The little boy is the clear star of this lavish Chinese court painting, but I am more interested in the woman in blue who sidles up to him from behind a latticed screen window. According to a yellow tag later affixed to the artwork, his name is Yongyan, the future seventh emperor of the Qing Dynasty (1636-1912). But her identity remains debated—her name was never added to this scene.
This anonymity speaks to an unsurprising tragedy: Chinese court records share little about the lives of women who lived in the Forbidden City, the center of imperial governance from the Ming to the Qing Dynasties. Instead, scribes—all men, of course—worked to ensure that history would remember every detail of an emperor’s daily routine.
But these imperial women left behind a rich material record that offers glimpses of their experiences behind the high palace walls. Recently, I visited a monumental survey of objects made for and about Qing Dynasty empresses on display at the Freer|Sackler gallery in Washington D.C. through June 231. The history surrounding me was moving, a string of stories of restricted freedom and female agency told through clothes, household items, and artwork—including one painting attributed to the powerful Empress Dowager Cixi, who left a trace of her thumbprint in ink.
Some scholars believe the demure woman next to Yongyan is his mother—an imperial consort known as Ling, just one of the many wives of the Qianlong Emperor, the fifth ruler of the Qing. If this is true, the painting is a sobering reminder that a woman’s most important duty in the Forbidden City was to bear sons, to ensure the imperial lineage. Every son had an equal chance to become an emperor, no matter a mother’s status in the hierarchical imperial harem (which was divided into eight ranks, at the top of which sat the empress). Fertility, then, was a woman’s most powerful tool to rise in rank; it was also a weapon she could wield against another.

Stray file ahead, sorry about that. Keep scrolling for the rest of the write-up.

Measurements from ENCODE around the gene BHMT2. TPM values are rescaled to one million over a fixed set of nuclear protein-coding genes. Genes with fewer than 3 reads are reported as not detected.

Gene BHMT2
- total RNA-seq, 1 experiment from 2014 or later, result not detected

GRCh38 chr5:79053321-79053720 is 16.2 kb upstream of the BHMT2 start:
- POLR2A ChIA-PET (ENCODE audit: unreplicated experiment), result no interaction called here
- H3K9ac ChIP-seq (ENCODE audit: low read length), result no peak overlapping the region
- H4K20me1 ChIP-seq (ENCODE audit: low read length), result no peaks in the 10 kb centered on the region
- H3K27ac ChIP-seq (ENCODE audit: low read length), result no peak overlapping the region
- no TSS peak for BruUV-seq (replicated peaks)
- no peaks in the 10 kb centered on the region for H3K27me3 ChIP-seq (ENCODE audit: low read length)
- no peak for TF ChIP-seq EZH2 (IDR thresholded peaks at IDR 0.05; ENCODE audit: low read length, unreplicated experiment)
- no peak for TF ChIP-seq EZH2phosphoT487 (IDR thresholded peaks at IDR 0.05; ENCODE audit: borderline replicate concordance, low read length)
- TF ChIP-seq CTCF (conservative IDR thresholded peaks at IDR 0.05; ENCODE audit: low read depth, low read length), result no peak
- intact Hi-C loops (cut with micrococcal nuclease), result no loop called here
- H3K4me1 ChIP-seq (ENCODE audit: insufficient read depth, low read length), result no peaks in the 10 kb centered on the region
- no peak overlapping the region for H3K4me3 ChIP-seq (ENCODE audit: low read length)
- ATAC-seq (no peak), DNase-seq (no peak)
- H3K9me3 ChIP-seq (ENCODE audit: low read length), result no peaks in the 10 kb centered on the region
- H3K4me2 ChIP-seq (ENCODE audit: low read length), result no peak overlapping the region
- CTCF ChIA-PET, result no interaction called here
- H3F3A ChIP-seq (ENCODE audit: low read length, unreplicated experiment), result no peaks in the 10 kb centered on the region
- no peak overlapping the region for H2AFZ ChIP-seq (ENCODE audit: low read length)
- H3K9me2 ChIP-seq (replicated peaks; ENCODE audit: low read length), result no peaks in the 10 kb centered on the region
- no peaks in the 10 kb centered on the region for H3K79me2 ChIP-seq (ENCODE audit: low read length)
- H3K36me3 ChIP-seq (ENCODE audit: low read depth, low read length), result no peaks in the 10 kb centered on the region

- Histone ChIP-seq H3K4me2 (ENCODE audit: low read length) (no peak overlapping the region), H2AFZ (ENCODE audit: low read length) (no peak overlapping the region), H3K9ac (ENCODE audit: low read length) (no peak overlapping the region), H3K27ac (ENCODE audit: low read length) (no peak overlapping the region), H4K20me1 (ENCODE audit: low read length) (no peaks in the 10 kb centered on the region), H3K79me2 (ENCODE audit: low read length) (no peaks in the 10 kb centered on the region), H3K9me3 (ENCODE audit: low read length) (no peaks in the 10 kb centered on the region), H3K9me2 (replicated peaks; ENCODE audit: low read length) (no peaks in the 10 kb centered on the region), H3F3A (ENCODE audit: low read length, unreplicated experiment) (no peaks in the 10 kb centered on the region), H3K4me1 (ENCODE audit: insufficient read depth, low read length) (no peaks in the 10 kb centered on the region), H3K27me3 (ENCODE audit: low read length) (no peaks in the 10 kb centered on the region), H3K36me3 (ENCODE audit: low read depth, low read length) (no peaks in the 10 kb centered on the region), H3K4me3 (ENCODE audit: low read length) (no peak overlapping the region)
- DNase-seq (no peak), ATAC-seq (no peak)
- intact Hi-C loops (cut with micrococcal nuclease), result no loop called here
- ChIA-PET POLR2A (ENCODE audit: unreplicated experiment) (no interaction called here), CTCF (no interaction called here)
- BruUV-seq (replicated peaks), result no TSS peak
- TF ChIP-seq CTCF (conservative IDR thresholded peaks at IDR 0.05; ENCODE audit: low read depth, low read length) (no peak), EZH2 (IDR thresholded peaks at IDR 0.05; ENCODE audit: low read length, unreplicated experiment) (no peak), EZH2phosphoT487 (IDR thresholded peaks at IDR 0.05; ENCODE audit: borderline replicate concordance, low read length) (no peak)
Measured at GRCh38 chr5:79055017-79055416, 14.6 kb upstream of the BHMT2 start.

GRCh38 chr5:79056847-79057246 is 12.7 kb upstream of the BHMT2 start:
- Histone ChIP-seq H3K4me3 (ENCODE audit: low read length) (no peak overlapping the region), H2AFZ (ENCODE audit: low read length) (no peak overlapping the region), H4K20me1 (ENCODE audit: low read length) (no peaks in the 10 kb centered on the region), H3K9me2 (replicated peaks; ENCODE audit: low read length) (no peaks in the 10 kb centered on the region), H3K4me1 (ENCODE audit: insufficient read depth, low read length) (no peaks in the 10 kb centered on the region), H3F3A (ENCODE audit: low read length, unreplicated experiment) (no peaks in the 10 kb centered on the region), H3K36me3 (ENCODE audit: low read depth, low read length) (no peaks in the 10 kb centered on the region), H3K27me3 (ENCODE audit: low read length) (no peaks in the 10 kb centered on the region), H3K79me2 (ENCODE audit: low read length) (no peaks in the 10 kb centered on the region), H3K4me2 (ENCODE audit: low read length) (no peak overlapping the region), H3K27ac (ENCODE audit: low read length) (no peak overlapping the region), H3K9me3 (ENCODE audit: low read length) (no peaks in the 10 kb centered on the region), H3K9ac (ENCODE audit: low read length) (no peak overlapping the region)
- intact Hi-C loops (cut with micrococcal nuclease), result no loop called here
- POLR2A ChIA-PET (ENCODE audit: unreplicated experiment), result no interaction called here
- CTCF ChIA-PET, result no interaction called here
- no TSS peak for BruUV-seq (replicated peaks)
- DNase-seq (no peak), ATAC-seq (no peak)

Knowing this, it’s impossible to think these women were empowered by today’s standards. Yet, even within this patriarchal structure that stripped them of many freedoms, I learned how some were able to cultivate rewarding lives and exercise power in subtle ways. Empresses, in particular, commanded respect, and as their past possessions show, they were supremely pampered, relatively well-traveled, and involved in several cultural activities. Some even influenced court culture by counseling the emperor. In the face of oppression, they found small ways to persist.
It was arduous enough—and probably traumatic—to get inside the Forbidden City2, a name that refers to the emperor’s control over who gets to enter his domain. Every three years, an official draft summoned girls from elite families to the Forbidden City to join the imperial harem. Averaging around 13 years old, they were carefully examined and chosen for their health and beauty—as if they were simply flowers, or fresh fruit.
An empress was picked as the cream of the crop, a decision that was effectively made by the empress dowager (the emperor’s mom). She entered the palace through a colorful and ritual-filled affair that commemorated her new status not just as the emperor’s wife, but as imperial property. For the journey from her natal home to her new residence, she was popped into a palanquin painted bright yellow—a color reserved for the imperial elite. This boxy vehicle was also decorated with a beloved Chinese symbol, the phoenix. The mythological bird was a key symbol of the empress, being a creature believed to bring prosperity, wisdom, and order to the world.